Blackfeet Tribe

The U.S. Court of Appeals in Washington D.C. ruled Tuesday that a lower court was wrong to reinstate a contentious oil and gas lease in the Badger-Two Medicine area near the Blackfeet Indian Reservation and Glacier National Park. 

Around 200 people filled up Inspiration Hall at Montana State University in Bozeman to hear a presentation by Physicist Rob Davies February 18, 2020.
Rachel Cramer / Yellowstone Public Radio

A group of city, state and tribal representatives met this week in Bozeman to share ideas about how to address climate change in Montana. A guest speaker at the conference said Rocky Mountain states are going to see catastrophic changes on our current path.

Elouise Cobell, the Blackfeet woman who spearheaded a lawsuit alleging rampant federal mismanagement of Indian trust funds, would have been 74-years-old Tuesday.

The lawsuit she championed ended with a $3.4 billion settlement, providing money for an Indian education scholarship fund and a land trust program.

When the Blackfeet Tribe learned its tribal members were about to start receiving payouts from a massive federal court settlement, the tribe wanted to get ahead of some of the problems that can arise when a lot of money floods a cash-based society.

"There was about 150 some million dollars that was injected into this economy here," says Mark Magee, the Blackfeet Tribe’s land department director.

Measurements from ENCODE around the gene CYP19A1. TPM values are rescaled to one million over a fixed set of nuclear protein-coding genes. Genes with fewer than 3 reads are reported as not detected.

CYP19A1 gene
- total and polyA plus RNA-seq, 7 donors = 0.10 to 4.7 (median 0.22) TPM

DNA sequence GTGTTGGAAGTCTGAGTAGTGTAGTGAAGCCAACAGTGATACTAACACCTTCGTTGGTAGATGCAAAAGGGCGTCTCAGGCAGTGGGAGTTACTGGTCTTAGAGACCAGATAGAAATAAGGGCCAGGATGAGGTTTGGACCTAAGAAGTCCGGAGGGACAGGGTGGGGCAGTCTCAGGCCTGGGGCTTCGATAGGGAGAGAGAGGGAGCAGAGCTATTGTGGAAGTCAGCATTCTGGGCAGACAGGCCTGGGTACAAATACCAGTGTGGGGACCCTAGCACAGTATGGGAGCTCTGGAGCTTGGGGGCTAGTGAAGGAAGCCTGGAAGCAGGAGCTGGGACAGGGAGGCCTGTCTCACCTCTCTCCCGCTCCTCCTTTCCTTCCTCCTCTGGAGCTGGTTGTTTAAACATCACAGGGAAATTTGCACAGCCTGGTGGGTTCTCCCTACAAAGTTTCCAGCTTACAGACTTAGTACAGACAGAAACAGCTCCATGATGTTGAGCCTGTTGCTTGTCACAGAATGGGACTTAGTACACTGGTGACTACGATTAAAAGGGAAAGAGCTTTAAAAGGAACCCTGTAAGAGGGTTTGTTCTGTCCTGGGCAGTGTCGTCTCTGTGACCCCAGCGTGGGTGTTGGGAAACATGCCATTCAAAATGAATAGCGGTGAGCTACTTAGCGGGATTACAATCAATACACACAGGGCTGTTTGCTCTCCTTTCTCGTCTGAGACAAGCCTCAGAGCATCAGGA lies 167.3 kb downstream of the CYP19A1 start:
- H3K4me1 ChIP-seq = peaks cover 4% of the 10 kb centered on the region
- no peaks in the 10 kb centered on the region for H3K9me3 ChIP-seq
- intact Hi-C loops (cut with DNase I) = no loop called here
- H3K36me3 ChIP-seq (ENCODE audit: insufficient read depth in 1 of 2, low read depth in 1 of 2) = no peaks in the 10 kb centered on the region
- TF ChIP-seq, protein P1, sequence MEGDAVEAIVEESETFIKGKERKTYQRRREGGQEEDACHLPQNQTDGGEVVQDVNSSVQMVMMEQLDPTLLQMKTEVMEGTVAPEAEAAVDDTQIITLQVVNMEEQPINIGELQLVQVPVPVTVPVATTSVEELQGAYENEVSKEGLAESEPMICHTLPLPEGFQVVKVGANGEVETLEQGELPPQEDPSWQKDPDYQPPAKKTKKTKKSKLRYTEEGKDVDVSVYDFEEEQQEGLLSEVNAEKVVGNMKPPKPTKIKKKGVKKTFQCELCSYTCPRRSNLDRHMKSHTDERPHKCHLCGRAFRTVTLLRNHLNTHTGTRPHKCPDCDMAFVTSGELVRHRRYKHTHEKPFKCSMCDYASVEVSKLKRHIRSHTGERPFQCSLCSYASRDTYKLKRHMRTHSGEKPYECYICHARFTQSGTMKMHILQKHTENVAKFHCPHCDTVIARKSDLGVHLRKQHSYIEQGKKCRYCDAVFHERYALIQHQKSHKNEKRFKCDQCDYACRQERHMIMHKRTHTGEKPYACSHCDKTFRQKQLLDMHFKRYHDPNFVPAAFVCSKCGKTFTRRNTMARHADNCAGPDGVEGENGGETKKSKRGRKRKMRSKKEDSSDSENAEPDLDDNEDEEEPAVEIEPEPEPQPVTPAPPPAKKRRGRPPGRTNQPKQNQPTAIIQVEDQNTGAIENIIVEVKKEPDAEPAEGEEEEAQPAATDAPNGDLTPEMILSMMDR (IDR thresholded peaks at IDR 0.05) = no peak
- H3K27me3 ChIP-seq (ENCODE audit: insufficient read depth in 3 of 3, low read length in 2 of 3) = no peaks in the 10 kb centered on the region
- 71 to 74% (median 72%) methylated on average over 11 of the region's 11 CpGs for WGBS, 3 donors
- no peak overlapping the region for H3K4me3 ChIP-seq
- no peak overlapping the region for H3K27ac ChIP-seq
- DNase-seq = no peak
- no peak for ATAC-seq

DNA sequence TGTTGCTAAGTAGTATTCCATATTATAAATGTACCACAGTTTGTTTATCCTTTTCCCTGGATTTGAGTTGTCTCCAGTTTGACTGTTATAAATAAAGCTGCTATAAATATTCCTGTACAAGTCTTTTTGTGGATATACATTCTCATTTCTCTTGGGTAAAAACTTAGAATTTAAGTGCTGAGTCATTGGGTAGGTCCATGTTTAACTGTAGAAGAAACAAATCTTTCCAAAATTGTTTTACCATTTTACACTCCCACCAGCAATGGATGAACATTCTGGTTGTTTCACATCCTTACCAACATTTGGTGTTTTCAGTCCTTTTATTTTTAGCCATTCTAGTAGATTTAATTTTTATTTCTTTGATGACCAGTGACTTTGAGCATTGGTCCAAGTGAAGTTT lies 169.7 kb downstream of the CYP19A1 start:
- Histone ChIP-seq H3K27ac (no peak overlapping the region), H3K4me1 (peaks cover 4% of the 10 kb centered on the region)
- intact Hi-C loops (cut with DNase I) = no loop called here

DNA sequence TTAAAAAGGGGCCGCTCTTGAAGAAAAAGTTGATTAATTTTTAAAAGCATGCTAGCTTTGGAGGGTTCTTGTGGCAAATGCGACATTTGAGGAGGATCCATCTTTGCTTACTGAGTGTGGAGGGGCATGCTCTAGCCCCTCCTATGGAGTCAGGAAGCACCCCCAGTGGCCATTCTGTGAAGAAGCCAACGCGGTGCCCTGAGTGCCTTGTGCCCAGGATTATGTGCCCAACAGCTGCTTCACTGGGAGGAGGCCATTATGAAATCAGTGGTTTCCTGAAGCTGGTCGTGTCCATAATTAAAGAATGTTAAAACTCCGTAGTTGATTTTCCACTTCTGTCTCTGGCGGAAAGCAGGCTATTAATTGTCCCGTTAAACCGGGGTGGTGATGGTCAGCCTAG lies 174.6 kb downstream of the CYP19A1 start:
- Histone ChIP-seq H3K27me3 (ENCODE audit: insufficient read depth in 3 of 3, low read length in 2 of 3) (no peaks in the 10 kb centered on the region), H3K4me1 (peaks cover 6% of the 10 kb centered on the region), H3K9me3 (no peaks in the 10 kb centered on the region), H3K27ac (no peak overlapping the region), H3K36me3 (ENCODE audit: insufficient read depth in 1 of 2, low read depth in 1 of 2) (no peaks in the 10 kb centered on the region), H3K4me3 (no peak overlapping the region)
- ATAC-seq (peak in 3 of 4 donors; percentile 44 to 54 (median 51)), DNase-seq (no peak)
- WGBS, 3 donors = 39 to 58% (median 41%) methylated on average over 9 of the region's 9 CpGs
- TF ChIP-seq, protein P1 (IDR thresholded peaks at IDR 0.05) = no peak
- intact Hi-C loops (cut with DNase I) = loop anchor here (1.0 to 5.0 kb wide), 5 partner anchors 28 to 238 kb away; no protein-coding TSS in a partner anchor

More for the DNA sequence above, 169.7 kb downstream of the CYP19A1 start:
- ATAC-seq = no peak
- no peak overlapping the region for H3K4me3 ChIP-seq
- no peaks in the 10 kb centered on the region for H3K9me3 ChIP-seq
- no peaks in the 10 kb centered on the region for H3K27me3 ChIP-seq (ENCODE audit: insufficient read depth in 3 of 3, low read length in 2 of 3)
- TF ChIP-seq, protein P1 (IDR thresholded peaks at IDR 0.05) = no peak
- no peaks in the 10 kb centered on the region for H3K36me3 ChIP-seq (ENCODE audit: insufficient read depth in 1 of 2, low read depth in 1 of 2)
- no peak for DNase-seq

Blackfeet tribal members rejected a measure to reform their constitution Tuesday.

The proposed reform constitution would have drastically revamped the structure of the tribe’s government by establishing a three-branch system with built-in checks and balances. But that change was rejected by tribal members. Instead, the tribe will retain its current nine-member, single branch governing body, called the Tribal Business Council, which has been in place for the past 82 years.

“Repeal and replace” is not just a mantra for Republicans in the U.S. House and Senate, it’s also a rallying cry for constitutional reform on the Blackfeet Reservation.

"We've been at this for 82 years," says  Joe McKay, a member of the Blackfeet Tribal Business Council.

For the past three years, McKay’s spearheaded an effort to reform the Blackfeet Nation’s current constitution, written in 1935.

Step out of a world governed by clocks and calendars and into the world of the Kootenai and Blackfeet peoples, whose traditional territories included the area that is now Glacier National Park.

Graduation ceremonies this spring became the testing ground for a new state law that protects tribal members’ right to wear regalia at significant public events. Most have gone off without a hitch — students across the state are receiving their diplomas in beaded caps and gowns, but schools are still trying to figure out how to implement the new law.